One way to do this:
You will need two hammer head objects. One of them is simulated as fluid, one of them is not. I will call these the "hammer fluid" and "hammer static" objects for short.
Your "hammer fluid" object should be located in the position where you want the fluid simulation to start (i.e., the first frame where the hammer head touches an object / the floor). For convenience let's call this Frame 100. Using keyframes, the viewport and render visibility of the hammer fluid object should be set to OFF from frames 1-99, then ON starting at frame 100. Once you have added the object to your fluid sim (as type "Fluid"), you will want to give it an "Initial Velocity" that is appropriate to whatever the hammer head was doing at the moment (e.g. falling straight down, moving side to side, etc.).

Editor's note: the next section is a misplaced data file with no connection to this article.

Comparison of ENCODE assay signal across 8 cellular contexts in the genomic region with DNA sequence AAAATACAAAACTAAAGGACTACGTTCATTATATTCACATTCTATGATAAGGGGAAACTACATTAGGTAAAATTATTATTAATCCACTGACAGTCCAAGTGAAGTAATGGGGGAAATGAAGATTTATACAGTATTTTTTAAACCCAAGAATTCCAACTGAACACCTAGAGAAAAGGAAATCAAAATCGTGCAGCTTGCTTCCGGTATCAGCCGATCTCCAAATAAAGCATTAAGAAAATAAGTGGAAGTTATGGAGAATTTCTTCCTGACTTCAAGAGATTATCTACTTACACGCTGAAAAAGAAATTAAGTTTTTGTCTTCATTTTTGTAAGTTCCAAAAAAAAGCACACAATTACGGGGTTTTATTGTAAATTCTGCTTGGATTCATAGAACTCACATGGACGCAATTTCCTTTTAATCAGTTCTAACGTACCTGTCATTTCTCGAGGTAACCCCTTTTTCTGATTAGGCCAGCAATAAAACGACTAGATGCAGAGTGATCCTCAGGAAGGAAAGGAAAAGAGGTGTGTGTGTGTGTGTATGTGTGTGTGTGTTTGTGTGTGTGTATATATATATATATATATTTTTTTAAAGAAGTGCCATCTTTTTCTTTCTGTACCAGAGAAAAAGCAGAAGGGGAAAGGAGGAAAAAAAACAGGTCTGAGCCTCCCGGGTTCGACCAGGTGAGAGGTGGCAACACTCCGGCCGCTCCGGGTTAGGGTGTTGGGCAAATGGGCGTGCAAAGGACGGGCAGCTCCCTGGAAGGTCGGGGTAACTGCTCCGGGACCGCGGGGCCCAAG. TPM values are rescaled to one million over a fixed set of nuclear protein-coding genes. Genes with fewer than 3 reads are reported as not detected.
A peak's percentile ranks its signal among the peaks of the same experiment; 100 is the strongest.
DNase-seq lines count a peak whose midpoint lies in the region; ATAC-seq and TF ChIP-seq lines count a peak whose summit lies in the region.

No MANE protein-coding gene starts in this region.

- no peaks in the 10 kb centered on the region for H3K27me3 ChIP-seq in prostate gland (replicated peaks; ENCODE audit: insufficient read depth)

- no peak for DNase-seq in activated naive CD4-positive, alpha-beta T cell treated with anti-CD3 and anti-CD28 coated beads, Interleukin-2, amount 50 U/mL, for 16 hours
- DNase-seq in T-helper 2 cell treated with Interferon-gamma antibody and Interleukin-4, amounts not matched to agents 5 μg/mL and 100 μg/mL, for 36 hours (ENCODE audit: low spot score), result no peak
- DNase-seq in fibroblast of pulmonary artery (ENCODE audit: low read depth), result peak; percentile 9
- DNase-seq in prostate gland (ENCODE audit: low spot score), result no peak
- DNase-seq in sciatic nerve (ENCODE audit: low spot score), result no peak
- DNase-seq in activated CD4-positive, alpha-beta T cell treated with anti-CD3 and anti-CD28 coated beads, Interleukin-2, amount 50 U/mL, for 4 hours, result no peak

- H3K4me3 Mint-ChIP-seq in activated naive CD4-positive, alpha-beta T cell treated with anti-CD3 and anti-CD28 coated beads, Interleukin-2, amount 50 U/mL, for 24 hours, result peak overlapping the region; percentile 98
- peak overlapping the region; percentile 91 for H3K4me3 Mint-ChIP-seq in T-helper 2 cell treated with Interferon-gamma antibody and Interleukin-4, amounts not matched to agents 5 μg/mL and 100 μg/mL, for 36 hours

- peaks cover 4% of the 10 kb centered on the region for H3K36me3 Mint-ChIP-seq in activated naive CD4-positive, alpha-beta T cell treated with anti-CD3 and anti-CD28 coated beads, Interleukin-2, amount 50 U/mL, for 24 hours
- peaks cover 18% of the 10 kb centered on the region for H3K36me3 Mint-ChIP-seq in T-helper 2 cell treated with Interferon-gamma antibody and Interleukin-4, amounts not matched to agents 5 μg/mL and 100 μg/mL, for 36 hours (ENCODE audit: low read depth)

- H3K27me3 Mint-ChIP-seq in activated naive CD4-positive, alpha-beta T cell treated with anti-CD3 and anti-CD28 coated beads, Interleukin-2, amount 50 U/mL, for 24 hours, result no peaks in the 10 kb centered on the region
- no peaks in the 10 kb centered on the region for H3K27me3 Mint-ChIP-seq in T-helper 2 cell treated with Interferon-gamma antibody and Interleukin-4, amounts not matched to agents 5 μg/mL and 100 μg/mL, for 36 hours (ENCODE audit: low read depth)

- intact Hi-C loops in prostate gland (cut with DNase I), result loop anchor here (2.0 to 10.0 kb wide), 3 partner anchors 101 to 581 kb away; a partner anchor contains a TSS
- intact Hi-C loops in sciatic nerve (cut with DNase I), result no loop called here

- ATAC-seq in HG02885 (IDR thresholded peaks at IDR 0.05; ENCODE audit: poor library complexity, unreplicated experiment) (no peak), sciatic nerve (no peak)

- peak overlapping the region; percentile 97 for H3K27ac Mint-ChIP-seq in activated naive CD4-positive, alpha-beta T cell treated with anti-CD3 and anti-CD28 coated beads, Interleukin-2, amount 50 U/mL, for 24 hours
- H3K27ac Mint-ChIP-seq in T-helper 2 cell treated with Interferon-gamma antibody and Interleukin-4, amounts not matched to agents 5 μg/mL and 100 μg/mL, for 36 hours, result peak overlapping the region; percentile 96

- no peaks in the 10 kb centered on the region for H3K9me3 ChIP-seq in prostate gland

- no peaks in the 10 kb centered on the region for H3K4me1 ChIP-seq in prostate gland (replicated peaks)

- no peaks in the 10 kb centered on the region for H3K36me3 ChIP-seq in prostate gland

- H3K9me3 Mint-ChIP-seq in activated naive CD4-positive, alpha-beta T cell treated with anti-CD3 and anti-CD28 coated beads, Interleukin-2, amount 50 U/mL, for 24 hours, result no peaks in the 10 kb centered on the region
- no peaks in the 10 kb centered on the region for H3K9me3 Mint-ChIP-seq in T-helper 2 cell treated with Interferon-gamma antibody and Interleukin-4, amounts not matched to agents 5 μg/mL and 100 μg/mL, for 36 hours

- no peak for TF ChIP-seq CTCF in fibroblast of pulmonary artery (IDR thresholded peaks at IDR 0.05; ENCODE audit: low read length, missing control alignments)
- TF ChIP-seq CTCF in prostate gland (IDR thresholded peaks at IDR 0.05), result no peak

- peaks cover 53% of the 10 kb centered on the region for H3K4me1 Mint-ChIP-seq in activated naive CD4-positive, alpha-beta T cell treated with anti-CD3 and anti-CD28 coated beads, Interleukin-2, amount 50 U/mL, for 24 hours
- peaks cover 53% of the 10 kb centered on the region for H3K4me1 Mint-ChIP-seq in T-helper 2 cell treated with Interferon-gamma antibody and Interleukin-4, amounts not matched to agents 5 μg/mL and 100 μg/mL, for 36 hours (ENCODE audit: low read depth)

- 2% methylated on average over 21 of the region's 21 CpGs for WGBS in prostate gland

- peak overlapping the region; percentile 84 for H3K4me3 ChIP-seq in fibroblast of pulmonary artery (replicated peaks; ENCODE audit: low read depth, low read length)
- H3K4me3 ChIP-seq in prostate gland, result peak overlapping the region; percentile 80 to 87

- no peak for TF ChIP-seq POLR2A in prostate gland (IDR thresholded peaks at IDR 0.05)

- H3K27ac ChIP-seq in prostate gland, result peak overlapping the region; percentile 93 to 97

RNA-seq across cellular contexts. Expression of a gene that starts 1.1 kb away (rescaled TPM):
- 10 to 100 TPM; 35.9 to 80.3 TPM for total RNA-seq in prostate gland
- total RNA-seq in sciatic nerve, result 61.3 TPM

Your "hammer static" object should be visible from frames 1-99, then invisible starting at frame 100, again using keyframes.
From the viewer's perspective, the object will seamlessly transition from the static object to the dynamic object on frame 100.
In terms of the fluid domain, obviously it should be given the fluid material. It should also be invisible from frames 1-99, visible starting on frame 100. You would give the simulation an "offset" (Physics tab, Fluid section, under Time) equal to the transition frame times -1. So in this case the "offset" would be -100.
Quick tip: you won't be able to bake your fluid sim unless you're on a frame where the fluid domain object is visible!